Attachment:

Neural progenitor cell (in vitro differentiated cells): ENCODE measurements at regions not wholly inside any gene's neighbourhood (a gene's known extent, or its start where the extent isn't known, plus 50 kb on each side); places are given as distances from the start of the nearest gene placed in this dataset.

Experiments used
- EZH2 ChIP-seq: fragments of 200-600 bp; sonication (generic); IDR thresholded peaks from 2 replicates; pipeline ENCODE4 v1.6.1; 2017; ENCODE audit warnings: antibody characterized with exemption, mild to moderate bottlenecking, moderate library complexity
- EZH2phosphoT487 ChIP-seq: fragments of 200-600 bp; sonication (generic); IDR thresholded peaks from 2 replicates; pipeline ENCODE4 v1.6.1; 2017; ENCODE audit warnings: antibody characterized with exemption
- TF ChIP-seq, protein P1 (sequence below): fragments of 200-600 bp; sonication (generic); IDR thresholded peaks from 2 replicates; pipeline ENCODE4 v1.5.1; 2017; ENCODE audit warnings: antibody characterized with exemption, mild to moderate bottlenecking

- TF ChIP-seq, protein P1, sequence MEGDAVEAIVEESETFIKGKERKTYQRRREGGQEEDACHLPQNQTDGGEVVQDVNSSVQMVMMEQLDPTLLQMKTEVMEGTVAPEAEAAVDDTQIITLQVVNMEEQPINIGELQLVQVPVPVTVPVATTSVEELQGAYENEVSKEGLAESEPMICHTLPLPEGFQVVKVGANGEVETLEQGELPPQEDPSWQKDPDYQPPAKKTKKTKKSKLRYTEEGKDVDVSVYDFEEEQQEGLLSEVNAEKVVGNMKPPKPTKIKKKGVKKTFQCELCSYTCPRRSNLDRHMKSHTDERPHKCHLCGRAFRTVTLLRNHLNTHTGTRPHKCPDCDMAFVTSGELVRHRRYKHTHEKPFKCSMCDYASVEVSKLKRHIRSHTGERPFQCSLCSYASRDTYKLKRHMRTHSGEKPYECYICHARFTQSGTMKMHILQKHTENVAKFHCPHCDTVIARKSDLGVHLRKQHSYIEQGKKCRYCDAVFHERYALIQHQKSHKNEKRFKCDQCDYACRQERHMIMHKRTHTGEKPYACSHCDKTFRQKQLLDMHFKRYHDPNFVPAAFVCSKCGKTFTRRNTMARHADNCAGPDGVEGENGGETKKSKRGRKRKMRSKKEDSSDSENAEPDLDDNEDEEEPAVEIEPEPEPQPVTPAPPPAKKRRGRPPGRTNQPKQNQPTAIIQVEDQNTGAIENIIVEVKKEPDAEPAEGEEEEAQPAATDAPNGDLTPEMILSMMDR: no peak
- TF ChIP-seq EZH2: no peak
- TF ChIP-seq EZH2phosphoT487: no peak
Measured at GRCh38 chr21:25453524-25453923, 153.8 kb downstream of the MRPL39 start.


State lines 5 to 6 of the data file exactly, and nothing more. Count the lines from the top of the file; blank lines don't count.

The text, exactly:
- TF ChIP-seq, protein P1 (sequence below): fragments of 200-600 bp; sonication (generic); IDR thresholded peaks from 2 replicates; pipeline ENCODE4 v1.5.1; 2017; ENCODE audit warnings: antibody characterized with exemption, mild to moderate bottlenecking

- TF ChIP-seq, protein P1, sequence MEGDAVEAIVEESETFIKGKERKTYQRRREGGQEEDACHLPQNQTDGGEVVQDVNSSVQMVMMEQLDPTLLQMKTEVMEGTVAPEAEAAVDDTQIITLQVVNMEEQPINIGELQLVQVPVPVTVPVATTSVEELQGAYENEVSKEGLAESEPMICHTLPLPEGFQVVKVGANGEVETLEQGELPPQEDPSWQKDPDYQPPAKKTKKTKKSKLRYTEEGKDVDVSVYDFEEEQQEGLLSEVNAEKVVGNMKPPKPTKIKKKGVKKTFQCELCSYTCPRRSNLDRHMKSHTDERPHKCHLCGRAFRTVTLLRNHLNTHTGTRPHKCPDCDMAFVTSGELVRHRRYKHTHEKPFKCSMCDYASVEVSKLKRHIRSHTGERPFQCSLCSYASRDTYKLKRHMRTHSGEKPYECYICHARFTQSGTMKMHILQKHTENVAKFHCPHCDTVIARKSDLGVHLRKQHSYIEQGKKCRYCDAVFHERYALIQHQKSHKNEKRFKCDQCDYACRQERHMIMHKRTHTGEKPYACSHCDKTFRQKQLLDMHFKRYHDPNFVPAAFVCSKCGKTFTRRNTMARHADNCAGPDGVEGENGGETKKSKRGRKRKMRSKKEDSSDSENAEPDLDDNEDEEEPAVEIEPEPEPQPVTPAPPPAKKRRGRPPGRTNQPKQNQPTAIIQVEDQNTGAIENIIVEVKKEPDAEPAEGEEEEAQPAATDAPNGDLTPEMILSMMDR: no peak